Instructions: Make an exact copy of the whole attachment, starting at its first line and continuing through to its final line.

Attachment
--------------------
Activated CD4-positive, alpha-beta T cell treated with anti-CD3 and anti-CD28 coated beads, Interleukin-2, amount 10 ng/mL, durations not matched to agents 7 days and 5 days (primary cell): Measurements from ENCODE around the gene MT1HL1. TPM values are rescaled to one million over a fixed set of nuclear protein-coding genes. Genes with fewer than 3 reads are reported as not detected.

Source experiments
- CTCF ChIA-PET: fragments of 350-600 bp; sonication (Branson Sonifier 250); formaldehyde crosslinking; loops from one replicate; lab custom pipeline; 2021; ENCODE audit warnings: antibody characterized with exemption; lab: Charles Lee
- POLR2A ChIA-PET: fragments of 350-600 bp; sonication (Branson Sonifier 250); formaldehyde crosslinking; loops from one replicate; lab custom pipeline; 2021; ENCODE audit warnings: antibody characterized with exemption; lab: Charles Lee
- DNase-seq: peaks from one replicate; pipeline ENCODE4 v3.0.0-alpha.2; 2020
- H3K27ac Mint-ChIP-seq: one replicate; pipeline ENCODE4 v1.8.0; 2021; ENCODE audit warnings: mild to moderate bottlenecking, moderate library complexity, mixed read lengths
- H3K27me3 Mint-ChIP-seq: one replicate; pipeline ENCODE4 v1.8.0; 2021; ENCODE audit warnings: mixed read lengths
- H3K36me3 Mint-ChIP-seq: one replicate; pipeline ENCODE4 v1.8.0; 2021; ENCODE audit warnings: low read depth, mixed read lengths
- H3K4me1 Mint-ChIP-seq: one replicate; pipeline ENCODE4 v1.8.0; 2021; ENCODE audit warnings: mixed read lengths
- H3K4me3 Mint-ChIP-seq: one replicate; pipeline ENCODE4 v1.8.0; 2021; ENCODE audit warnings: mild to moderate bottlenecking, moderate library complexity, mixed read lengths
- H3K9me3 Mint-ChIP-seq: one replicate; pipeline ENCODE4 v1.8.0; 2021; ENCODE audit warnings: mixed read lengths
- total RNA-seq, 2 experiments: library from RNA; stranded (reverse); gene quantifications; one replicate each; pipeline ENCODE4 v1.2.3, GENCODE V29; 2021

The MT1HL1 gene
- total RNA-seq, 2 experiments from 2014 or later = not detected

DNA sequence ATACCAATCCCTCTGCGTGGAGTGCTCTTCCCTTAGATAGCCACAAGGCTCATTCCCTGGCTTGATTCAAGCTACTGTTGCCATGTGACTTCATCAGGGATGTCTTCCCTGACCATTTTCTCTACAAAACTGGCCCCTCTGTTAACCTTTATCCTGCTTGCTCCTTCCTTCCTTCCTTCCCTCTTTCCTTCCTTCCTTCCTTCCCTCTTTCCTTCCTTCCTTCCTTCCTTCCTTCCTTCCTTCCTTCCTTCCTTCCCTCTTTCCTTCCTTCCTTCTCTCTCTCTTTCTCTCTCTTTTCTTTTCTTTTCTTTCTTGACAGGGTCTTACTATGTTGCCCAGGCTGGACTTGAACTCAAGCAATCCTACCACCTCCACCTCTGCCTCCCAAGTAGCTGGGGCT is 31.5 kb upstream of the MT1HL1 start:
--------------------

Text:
Activated CD4-positive, alpha-beta T cell treated with anti-CD3 and anti-CD28 coated beads, Interleukin-2, amount 10 ng/mL, durations not matched to agents 7 days and 5 days (primary cell): Measurements from ENCODE around the gene MT1HL1. TPM values are rescaled to one million over a fixed set of nuclear protein-coding genes. Genes with fewer than 3 reads are reported as not detected.

Source experiments
- CTCF ChIA-PET: fragments of 350-600 bp; sonication (Branson Sonifier 250); formaldehyde crosslinking; loops from one replicate; lab custom pipeline; 2021; ENCODE audit warnings: antibody characterized with exemption; lab: Charles Lee
- POLR2A ChIA-PET: fragments of 350-600 bp; sonication (Branson Sonifier 250); formaldehyde crosslinking; loops from one replicate; lab custom pipeline; 2021; ENCODE audit warnings: antibody characterized with exemption; lab: Charles Lee
- DNase-seq: peaks from one replicate; pipeline ENCODE4 v3.0.0-alpha.2; 2020
- H3K27ac Mint-ChIP-seq: one replicate; pipeline ENCODE4 v1.8.0; 2021; ENCODE audit warnings: mild to moderate bottlenecking, moderate library complexity, mixed read lengths
- H3K27me3 Mint-ChIP-seq: one replicate; pipeline ENCODE4 v1.8.0; 2021; ENCODE audit warnings: mixed read lengths
- H3K36me3 Mint-ChIP-seq: one replicate; pipeline ENCODE4 v1.8.0; 2021; ENCODE audit warnings: low read depth, mixed read lengths
- H3K4me1 Mint-ChIP-seq: one replicate; pipeline ENCODE4 v1.8.0; 2021; ENCODE audit warnings: mixed read lengths
- H3K4me3 Mint-ChIP-seq: one replicate; pipeline ENCODE4 v1.8.0; 2021; ENCODE audit warnings: mild to moderate bottlenecking, moderate library complexity, mixed read lengths
- H3K9me3 Mint-ChIP-seq: one replicate; pipeline ENCODE4 v1.8.0; 2021; ENCODE audit warnings: mixed read lengths
- total RNA-seq, 2 experiments: library from RNA; stranded (reverse); gene quantifications; one replicate each; pipeline ENCODE4 v1.2.3, GENCODE V29; 2021

The MT1HL1 gene
- total RNA-seq, 2 experiments from 2014 or later = not detected

DNA sequence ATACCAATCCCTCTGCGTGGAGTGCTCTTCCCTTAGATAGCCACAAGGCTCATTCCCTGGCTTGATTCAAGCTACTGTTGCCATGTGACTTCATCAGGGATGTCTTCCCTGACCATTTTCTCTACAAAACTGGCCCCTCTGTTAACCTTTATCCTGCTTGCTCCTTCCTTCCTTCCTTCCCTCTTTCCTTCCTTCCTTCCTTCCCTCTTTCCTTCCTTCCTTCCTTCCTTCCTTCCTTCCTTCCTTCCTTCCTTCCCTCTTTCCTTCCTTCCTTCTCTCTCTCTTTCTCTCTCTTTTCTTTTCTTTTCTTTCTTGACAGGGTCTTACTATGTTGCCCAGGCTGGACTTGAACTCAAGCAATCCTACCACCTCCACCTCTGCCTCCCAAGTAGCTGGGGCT is 31.5 kb upstream of the MT1HL1 start: